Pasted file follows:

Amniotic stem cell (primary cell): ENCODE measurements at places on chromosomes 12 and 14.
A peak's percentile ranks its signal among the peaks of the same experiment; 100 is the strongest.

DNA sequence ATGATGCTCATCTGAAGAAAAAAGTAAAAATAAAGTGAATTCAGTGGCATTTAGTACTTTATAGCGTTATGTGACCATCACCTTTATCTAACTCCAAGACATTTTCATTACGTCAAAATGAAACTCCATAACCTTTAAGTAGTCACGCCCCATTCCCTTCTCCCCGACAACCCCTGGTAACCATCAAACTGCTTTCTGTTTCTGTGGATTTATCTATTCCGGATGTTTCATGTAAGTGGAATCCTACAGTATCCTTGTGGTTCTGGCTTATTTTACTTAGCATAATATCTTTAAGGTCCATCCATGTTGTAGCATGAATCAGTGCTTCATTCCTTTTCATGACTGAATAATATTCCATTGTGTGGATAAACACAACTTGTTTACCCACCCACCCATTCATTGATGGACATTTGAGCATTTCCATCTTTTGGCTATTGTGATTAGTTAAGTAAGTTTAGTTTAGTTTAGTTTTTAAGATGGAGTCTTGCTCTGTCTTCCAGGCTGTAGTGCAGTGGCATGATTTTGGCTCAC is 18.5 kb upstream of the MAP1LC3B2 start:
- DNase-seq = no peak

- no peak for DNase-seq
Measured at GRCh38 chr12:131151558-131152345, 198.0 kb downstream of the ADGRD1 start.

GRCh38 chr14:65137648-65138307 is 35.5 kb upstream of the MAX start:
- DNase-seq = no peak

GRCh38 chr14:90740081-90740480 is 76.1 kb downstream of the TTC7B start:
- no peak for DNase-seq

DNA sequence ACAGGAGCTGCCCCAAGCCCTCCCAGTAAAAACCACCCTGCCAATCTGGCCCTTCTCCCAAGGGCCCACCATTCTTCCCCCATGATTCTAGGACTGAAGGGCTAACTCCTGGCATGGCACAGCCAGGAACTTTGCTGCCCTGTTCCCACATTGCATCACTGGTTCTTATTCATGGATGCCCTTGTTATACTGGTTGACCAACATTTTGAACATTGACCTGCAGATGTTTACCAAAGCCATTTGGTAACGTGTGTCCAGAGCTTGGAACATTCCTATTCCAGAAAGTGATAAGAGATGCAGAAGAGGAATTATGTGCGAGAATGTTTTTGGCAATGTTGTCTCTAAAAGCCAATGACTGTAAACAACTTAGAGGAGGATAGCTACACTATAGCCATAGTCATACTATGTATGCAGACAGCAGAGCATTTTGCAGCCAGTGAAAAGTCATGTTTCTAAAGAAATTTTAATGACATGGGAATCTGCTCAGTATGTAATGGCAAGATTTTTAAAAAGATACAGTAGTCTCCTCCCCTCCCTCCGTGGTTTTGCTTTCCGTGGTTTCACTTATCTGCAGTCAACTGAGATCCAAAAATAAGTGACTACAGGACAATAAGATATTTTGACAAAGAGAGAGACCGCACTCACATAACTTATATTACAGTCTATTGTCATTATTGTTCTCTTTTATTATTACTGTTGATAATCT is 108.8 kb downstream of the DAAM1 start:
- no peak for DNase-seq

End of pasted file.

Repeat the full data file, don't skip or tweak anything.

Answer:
Amniotic stem cell (primary cell): ENCODE measurements at places on chromosomes 12 and 14.
A peak's percentile ranks its signal among the peaks of the same experiment; 100 is the strongest.

DNA sequence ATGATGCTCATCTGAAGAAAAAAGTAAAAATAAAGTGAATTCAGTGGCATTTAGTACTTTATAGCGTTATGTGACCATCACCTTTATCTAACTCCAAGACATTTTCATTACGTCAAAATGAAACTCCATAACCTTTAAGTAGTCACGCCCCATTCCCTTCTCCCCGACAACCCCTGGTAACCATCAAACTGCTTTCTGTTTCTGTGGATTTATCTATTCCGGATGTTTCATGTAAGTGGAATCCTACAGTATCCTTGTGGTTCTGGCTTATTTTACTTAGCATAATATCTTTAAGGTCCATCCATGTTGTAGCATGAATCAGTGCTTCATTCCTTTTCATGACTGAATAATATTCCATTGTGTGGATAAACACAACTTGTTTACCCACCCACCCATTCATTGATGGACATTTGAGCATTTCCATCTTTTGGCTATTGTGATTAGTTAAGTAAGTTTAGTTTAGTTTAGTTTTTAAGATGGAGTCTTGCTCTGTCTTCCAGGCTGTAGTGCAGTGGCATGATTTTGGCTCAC is 18.5 kb upstream of the MAP1LC3B2 start:
- DNase-seq = no peak

- no peak for DNase-seq
Measured at GRCh38 chr12:131151558-131152345, 198.0 kb downstream of the ADGRD1 start.

GRCh38 chr14:65137648-65138307 is 35.5 kb upstream of the MAX start:
- DNase-seq = no peak

GRCh38 chr14:90740081-90740480 is 76.1 kb downstream of the TTC7B start:
- no peak for DNase-seq

DNA sequence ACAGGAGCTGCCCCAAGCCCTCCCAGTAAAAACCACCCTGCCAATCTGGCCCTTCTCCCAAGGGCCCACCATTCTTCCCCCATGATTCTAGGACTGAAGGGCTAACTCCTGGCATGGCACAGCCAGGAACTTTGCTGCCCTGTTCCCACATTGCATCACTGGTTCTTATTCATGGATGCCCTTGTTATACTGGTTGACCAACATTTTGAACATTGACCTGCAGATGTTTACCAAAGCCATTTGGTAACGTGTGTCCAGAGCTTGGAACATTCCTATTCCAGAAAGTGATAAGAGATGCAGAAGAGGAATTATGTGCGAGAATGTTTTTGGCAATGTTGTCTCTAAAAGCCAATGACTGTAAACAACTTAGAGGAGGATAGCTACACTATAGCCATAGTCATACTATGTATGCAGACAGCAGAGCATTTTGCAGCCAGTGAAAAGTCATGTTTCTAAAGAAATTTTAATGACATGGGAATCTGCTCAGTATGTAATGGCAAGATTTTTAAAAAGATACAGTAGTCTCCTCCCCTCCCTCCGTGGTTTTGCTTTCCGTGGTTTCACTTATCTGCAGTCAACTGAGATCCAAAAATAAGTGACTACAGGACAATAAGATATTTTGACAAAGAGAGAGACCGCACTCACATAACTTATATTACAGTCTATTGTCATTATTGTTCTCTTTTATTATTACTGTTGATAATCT is 108.8 kb downstream of the DAAM1 start:
- no peak for DNase-seq